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THE COURIER/ Photos by Angy Altamirano
THE COURIER/ Photos by Angy Altamirano

Parents at one Corona school are saying enough is enough and are calling on officials to give their children more room to succeed.

Over a hundred parents and children gathered on Tuesday morning with state Senator Jose Peralta outside of P.S. 143, The Louis Armstrong Elementary School, located at 34-74 113th St., to propose the building of a permanent addition to the school to help alleviate the chronic overcrowding.

According to Peralta, the Corona elementary school was originally built to accommodate 900 students, yet currently there are about 1,800 students enrolled at the site. This causes some children to have lunch at 9:50 a.m. and a large number of students have to take their classes outside of the school’s building.

The new annex would replace a mini building and six temporary classroom units, also known as trailers, which are found on the side of the school’s original building. Some students have also been moved to an annex located at 98th Street and 38th Avenue. 

“We need to have real classrooms for our children. A trailer is no place for a kid to be learning and that’s something that we’ve been saying time and time again to the administration,” Peralta said. “No kid should have to learn in a trailer. Forget about the state-of-the-art classrooms, state-of-the-art technology, we just want every student to sit and get an education in a real classroom.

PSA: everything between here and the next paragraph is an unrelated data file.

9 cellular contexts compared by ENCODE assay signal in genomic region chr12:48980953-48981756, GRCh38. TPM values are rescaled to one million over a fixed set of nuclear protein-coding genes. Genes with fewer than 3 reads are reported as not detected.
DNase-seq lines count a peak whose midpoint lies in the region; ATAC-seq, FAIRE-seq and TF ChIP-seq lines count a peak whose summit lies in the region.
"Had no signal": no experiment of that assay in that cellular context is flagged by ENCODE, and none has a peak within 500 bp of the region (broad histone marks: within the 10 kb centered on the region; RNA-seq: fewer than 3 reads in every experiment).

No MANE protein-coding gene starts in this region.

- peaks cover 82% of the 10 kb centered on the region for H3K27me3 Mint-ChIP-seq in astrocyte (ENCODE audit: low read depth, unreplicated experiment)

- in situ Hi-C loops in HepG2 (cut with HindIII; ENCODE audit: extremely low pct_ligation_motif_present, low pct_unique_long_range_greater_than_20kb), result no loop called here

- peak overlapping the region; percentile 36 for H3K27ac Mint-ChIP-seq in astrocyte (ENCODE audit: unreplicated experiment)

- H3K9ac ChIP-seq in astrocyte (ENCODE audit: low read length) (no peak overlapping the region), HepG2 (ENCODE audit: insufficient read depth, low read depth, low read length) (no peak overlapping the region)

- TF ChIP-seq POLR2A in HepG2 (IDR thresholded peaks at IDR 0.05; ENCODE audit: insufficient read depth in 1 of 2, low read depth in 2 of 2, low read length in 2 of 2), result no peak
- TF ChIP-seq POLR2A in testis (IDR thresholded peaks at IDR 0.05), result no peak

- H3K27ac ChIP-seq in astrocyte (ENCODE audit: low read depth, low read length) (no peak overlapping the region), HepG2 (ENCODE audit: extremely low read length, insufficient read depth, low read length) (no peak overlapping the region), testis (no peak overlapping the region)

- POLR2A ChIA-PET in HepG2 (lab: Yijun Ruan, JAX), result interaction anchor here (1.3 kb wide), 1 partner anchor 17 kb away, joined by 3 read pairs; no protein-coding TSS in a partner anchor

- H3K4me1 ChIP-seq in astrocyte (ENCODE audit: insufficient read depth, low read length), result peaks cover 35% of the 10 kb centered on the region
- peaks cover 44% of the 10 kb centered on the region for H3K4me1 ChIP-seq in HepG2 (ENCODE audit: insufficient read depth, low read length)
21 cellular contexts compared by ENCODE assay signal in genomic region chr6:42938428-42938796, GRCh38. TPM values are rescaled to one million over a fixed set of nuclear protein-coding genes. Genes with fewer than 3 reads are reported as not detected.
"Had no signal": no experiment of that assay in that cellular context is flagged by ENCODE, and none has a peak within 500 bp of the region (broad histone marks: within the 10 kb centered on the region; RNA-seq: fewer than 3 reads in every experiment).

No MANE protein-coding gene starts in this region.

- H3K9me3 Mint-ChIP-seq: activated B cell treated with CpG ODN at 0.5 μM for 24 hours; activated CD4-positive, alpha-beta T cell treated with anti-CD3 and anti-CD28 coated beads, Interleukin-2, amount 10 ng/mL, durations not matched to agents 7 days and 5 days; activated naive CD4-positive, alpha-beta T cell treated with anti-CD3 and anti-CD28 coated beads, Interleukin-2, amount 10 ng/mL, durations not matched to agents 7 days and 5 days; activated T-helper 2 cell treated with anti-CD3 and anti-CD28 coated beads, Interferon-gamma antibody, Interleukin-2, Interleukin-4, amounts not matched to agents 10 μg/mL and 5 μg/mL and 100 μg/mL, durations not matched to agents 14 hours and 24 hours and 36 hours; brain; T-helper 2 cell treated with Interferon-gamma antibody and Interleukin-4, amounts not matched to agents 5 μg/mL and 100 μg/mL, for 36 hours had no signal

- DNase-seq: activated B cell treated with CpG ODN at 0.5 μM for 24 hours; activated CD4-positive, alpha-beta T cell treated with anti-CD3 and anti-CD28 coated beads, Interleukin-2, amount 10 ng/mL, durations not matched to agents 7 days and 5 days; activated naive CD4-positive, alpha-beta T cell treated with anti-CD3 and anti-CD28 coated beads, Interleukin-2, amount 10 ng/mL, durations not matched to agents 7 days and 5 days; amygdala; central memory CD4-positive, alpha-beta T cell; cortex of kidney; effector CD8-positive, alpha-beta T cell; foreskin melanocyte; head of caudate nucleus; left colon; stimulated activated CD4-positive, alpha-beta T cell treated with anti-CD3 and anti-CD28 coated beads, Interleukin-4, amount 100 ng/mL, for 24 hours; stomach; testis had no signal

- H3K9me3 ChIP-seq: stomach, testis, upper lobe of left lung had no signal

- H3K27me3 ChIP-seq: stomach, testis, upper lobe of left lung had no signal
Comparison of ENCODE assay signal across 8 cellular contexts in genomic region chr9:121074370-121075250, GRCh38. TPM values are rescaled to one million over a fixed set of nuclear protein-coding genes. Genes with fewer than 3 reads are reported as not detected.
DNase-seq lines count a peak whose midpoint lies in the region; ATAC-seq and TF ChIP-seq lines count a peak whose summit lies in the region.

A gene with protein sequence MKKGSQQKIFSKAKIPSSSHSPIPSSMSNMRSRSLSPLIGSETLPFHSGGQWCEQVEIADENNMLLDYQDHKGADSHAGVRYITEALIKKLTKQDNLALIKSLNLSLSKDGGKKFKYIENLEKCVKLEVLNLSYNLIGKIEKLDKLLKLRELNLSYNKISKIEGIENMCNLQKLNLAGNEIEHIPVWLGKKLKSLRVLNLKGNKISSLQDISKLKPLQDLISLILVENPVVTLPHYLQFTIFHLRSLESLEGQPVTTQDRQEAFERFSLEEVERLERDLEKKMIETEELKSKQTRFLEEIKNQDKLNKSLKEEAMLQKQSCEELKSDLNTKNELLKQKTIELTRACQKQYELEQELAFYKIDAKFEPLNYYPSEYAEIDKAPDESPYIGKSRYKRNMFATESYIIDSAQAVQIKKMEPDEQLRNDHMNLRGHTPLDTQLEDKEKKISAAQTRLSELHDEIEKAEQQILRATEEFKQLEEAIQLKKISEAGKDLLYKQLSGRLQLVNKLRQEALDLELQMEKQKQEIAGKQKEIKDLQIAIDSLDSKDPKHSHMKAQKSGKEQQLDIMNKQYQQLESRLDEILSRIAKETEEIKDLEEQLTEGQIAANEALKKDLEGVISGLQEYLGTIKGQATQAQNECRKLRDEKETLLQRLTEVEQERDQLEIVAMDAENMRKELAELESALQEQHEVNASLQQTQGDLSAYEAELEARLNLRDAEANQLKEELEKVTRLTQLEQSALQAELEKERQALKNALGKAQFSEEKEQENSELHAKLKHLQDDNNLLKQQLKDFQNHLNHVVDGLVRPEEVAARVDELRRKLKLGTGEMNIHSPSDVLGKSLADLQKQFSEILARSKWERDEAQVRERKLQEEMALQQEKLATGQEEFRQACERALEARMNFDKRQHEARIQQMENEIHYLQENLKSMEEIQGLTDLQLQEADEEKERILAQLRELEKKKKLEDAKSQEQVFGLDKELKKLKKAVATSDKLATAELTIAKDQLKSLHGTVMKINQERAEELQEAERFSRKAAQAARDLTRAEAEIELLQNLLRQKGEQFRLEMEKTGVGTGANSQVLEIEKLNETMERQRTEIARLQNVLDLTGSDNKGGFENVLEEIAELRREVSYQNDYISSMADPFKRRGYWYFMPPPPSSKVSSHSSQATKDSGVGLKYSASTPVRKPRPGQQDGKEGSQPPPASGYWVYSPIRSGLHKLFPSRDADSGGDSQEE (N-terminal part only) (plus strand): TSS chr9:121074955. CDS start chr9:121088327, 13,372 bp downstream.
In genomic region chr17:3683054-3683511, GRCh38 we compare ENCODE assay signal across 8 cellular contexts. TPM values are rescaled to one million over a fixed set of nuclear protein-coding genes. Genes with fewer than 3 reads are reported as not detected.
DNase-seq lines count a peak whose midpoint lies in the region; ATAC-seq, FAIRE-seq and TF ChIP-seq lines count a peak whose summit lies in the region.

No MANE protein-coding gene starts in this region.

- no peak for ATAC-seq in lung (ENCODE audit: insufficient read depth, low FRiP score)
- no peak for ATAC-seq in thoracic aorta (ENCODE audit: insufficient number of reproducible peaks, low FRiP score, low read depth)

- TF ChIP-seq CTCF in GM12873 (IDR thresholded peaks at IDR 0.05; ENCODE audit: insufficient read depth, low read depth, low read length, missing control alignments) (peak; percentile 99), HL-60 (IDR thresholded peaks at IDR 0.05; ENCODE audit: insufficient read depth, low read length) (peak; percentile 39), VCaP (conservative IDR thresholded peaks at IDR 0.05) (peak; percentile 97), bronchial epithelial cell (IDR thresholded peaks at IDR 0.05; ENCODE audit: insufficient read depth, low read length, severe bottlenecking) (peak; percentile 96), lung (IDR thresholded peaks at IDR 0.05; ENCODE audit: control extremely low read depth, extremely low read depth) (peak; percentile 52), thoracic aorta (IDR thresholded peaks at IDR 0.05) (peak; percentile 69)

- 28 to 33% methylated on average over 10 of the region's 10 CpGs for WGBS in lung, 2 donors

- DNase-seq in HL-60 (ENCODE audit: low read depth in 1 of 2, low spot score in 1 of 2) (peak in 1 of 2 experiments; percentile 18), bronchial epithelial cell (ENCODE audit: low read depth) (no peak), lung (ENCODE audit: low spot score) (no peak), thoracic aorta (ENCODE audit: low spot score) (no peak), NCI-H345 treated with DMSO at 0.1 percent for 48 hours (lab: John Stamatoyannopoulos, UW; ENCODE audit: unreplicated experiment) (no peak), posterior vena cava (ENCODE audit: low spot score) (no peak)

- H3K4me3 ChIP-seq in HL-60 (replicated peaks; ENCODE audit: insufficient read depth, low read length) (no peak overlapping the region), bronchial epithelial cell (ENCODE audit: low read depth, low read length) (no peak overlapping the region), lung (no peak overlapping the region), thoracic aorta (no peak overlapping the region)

Peralta first proposed the idea of the annex to the Department of Education two years ago, and was told that the agency agreed with the need for a solution to alleviate the overcrowding at P.S. 143. However issues arose because the property where the building would go is owned by the Parks Department. 

Yet the senator said that the building of a new annex would not affect the recreational areas because it would only take up the space already being used by the mini building and trailers. 

“Enough of the talk – we need the walk, we need actions. It is time to act now,” Peralta said. “This is the 21st century. We need to treat our kids like we are in the 21st century,”

Parents said they are concerned because their young children, mostly first-graders, have to go from one location to another during bad weather conditions and are also learning in classrooms with over 30 students. 

The parents added that they call on representatives of the Department of Education, Parks Department and School Construction Authority to believe that it was their children being made to learn in these conditions. 

“We are fighting and no one listens to us and we are tired of this situation,” said Juana de los Santos, who has two children attending P.S. 143. “I believe our children deserve a good education because they are the future of this country. We want an answer and soon, we don’t want them to tell us ‘Here, in five years it will happen.’ We are tired and our children are suffering.”

According to DOE spokesman Jason Fink, the agency is “working with the Parks Department to explore ways to add capacity at this school.”

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